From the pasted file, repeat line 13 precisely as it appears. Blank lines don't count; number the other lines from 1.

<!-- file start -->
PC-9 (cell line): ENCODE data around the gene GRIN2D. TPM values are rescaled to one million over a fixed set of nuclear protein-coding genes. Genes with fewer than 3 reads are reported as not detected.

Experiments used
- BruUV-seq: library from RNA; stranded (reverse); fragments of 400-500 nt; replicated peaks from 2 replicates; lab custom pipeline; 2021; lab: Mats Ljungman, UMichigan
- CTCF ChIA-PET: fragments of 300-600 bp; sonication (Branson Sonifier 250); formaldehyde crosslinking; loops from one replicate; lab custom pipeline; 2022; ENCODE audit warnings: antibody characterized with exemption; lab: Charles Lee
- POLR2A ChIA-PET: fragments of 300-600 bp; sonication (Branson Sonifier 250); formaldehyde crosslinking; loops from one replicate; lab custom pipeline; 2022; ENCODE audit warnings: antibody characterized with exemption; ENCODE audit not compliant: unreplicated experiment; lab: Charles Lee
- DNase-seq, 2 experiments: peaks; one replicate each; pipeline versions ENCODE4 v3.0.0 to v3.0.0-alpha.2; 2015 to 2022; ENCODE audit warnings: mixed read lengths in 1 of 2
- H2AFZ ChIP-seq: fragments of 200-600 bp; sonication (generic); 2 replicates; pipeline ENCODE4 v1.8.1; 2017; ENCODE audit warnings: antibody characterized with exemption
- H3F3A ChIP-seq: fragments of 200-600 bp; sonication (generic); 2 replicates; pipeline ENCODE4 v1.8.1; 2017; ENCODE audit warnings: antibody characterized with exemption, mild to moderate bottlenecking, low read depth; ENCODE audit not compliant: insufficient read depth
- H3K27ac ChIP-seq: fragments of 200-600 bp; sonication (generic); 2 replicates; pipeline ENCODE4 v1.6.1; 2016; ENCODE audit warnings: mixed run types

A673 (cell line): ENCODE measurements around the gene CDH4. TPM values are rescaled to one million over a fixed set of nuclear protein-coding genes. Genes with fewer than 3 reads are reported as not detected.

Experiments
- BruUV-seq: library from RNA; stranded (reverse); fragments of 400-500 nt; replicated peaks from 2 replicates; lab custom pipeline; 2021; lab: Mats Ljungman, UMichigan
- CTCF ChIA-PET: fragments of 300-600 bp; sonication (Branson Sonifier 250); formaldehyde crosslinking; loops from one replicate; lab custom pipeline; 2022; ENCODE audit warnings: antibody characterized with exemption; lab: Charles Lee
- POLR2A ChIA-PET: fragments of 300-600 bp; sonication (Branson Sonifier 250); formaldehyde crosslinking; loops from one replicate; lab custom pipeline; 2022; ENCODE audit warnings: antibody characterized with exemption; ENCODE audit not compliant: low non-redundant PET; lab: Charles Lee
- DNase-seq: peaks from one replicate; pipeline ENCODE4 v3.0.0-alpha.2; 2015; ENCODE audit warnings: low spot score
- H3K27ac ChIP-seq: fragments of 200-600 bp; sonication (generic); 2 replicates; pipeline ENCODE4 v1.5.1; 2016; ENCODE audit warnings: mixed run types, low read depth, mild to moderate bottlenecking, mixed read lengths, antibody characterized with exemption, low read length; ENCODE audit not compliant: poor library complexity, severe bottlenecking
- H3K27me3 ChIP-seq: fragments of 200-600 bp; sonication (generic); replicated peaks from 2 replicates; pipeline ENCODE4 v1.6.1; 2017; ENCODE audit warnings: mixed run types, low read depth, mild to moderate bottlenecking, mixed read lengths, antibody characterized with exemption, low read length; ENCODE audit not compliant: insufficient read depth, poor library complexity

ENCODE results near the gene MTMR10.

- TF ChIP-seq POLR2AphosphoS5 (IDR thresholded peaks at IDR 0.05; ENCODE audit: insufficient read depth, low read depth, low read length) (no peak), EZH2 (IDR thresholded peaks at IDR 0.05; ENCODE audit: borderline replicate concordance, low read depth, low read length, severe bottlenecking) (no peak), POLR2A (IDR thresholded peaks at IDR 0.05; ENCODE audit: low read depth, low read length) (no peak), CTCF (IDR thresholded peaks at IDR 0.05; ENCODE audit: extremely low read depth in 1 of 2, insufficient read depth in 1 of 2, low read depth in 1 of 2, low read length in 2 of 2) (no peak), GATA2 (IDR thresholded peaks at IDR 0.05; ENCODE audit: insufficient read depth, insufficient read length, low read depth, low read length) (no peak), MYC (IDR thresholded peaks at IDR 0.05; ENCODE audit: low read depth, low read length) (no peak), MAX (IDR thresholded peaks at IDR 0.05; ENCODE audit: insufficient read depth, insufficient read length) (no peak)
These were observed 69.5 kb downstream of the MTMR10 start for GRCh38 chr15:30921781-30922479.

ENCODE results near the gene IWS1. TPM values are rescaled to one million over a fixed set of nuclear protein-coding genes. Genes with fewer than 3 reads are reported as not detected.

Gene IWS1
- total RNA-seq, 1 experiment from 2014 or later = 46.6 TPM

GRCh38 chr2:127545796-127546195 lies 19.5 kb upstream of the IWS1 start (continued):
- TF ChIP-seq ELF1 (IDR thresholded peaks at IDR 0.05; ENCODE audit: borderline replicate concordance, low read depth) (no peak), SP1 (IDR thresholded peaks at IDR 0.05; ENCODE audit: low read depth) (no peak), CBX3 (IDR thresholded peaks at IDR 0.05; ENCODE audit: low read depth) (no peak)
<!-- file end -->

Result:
- CTCF ChIA-PET: fragments of 300-600 bp; sonication (Branson Sonifier 250); formaldehyde crosslinking; loops from one replicate; lab custom pipeline; 2022; ENCODE audit warnings: antibody characterized with exemption; lab: Charles Lee